Jeff "Scratch My Brain" Albert has posted some live MP3s of his band Lucky 7s. "Afterwards" starts with a slow vibraphone/bass section and develops from there, staying uncluttered even when edging into freer territory. Given the instrumentation (vibraphone, cornet, tenor, bass, drums and not one, but two trombones), comparaisons with the MacLean/Moncur band are inevitable. Also get the title track of their album at on AAJ as a free download. It has a slamming 3/4 beat and a sturdy solo by saxophonist Jackson Keefe, then nicely folds a bout of collective improvising into a fanfare.
While I'm on the subject of MP3s, those on the improvised music edge might be interested in bassist Reuben Radding's one-free-album-per-month offering. The January issue is here and features trumpeter Nate Wooley (you may remember him from regular - almost obsessive - mentions on It Is Not Mean...), saxophonist Jack Wright and percussionist Andrew Drury alongside Radding. It's not quite as user-friendly as Lucky 7s, obviously, but this round-table conversation is consistently interesting. [via Bagatellen]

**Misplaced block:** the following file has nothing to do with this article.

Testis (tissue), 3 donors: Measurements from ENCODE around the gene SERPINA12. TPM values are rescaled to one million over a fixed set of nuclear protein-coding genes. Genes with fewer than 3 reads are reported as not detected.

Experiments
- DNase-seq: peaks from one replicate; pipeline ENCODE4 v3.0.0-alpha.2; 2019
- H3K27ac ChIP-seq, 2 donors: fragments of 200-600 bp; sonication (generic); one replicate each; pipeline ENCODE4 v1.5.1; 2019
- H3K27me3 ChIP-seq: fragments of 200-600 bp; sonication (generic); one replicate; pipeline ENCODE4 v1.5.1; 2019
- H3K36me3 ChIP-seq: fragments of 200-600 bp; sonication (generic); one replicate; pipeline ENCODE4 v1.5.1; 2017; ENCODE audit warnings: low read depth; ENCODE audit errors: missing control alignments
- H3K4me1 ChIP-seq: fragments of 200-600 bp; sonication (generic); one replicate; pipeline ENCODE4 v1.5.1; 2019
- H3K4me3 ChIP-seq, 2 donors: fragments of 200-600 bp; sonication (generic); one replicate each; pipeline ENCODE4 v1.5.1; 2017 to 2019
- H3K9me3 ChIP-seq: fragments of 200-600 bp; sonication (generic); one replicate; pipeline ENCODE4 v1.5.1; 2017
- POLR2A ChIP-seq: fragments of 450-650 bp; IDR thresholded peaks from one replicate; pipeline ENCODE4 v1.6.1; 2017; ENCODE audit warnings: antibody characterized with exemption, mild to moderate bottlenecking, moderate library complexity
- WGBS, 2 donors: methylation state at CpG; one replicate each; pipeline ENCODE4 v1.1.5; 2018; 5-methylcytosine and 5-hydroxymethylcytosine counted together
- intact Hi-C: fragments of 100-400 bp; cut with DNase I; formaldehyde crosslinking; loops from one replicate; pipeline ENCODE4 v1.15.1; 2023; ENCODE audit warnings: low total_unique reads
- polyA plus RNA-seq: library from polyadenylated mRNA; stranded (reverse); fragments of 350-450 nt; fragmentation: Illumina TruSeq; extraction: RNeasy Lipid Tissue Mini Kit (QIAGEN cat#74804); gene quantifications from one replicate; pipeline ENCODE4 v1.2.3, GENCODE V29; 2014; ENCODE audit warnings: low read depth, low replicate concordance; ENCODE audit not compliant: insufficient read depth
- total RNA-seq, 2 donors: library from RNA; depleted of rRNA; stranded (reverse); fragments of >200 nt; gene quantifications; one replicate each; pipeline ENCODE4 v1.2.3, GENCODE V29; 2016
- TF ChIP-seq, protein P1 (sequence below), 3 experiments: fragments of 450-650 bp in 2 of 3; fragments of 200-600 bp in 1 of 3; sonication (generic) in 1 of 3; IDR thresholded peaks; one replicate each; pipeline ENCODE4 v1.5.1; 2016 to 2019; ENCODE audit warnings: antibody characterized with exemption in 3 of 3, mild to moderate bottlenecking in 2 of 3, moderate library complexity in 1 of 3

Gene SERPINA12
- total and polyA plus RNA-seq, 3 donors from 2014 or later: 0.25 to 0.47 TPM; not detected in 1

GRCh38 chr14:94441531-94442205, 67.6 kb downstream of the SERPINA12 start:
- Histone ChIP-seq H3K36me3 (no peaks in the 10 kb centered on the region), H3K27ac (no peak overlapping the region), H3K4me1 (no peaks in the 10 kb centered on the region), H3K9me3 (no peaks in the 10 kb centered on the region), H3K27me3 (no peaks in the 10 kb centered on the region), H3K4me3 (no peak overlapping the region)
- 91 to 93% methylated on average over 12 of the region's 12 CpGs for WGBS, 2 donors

Nat Hentoff has a sobering Village Voice column on the work of the Jazz Foundation of America, which takes care of elderly jazz and blues musicians in need. Hentoff reminds us that greats such as Wynton Kelly and Phineas Newborn died ignominious deaths and he could have added others, which shows how necessary the JFA's work is.
Controversy in the French jazz world! Critic Michel Contat writes a scathing review of cornetist/vocalist/all-around troublemaker Médéric Collignon in taste-making mag Télérama (yes a TV guide... apparently it's big, I've never read it). Even if you don't understand French (basically, Contat calls Collignon's Porgy And Bess "remake" pathetic, inept, tasteless and pointless) check out the image used to rate the album, then see the t-shirts the band wore at a concert shortly afterwards (it's at the end of the post). Apparently, Collignon is taking it in his stride. It should also be said that the same album won the jazz prize from the prestigious Académie Charles Cros.